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The Associated Press September 27, 2011, 4:17PM ET

Group protests nuke plant outside Dominion HQ

A group of residents from Louisa County is demanding that Dominion Resources Inc. ensure its North Anna nuclear power plant is safe from past and future earthquakes.

About 20 people from the group Not On Our Fault Line protested Tuesday outside Dominion's Richmond headquarters. They chanted and held signs reading "Shut Down or Meltdown," as Dominion employees went out for their lunch breaks.

The group says the Aug. 23 earthquake that shut down the plant brought attention to the danger of another event in the area. They are asking Dominion to retrofit the two reactors at the plant to higher earthquake safety standards. It also is asking for the company to inspect underground pipes at the nuclear facility to make sure they aren't leaking into the ground or drinking water.

"What we're afraid of is that Dominion is putting profits over the safety of the area," said Paxus Calta, a resident of Louisa County for 13 years. "This earthquake is a big wakeup call to us."

Dominion spokesman Rick Zuercher said the company did inspect some underground pipes that it thought would be most vulnerable to an earthquake as well as monitoring water wells in the area. Both of those checks don't indicate any leaks.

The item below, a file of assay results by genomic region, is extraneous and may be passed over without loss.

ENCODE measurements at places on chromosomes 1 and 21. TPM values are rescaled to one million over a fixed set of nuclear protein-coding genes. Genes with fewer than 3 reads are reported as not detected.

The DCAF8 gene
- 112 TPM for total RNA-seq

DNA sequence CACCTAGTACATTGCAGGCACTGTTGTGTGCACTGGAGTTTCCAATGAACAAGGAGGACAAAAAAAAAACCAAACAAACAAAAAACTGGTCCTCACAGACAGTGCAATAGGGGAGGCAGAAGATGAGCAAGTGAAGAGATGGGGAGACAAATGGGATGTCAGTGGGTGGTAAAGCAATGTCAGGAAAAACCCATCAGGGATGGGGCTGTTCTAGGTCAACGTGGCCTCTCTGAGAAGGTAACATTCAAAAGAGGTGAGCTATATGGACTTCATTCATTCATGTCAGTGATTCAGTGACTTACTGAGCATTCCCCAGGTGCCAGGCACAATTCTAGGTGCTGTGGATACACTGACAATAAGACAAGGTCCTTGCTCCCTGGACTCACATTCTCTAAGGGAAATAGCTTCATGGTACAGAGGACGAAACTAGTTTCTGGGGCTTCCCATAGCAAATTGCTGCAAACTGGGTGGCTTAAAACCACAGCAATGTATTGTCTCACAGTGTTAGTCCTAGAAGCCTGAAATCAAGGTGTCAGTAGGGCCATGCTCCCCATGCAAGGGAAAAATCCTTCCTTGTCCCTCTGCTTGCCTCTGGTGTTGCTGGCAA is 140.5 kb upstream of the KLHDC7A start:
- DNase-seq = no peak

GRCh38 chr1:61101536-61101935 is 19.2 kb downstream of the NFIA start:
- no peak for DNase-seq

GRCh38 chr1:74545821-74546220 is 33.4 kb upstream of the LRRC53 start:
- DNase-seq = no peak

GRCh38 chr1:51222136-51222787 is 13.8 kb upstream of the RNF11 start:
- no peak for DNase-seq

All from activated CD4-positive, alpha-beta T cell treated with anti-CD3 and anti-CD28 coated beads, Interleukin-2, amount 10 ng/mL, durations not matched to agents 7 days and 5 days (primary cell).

The company also says the reactors were designed to standards for California-style earthquakes.

The Nuclear Regulatory Commission has said preliminary data from the U.S. Geological Survey shows the quake caused peak ground movement about twice the level for which the plant northwest of Richmond was designed.

The plant is located about 11 miles from the quake's epicenter and has been shut down since the earthquake.

But NRC officials and Dominion said the plant did not appear to sustain serious damage.

The NRC has said it plans to order all U.S. plants later this year to update their earthquake risk analyses, a complex exercise that could take two years for some plants to complete. It says the two North Anna reactors are among 27 in the eastern and central U.S. that may need upgrades.

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